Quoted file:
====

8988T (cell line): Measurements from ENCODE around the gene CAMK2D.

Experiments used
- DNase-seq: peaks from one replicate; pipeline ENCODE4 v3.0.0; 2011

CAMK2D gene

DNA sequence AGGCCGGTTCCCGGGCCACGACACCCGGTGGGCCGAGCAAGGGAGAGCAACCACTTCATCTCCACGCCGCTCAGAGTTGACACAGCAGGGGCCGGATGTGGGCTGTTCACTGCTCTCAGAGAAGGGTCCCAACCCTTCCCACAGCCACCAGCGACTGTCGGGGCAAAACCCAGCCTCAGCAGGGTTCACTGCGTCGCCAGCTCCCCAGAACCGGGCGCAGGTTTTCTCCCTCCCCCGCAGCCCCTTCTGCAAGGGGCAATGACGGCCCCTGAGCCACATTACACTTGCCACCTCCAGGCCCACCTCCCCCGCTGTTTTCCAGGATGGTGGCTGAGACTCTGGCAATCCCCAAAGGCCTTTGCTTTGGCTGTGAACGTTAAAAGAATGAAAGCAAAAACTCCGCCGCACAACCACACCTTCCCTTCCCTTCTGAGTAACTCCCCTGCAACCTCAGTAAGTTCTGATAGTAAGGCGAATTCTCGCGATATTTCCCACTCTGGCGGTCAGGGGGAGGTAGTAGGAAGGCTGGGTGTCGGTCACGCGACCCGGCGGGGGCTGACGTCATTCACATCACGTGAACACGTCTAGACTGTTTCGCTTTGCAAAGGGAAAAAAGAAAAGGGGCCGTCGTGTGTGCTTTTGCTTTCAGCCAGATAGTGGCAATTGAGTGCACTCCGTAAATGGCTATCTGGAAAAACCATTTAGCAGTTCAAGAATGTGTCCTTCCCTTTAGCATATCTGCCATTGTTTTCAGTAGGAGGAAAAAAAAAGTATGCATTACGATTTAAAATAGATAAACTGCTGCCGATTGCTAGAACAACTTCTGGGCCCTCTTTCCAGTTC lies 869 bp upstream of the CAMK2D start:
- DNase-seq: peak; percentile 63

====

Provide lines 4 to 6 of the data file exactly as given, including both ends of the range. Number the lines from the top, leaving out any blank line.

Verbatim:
CAMK2D gene

DNA sequence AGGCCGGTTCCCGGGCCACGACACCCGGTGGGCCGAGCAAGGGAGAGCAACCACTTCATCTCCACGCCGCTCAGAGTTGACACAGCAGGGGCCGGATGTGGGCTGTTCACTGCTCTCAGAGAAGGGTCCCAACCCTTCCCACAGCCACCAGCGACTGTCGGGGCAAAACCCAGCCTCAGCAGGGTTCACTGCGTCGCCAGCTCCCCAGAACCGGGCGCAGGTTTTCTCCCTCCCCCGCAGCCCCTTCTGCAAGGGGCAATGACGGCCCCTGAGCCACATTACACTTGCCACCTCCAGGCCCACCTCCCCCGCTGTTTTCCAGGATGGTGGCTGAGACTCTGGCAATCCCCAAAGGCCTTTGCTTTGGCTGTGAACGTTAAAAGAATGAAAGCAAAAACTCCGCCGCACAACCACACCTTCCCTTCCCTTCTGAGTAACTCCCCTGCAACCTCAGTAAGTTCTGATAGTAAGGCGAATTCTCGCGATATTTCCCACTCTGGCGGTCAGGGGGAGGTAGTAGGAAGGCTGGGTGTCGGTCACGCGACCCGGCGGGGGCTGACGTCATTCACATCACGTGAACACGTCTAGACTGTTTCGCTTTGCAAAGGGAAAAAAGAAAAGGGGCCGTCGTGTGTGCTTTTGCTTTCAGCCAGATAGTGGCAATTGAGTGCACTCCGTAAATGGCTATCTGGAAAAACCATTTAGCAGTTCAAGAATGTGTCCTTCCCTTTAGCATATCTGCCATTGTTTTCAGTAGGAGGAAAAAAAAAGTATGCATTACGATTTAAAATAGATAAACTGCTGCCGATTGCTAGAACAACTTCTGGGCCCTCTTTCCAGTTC lies 869 bp upstream of the CAMK2D start:
- DNase-seq: peak; percentile 63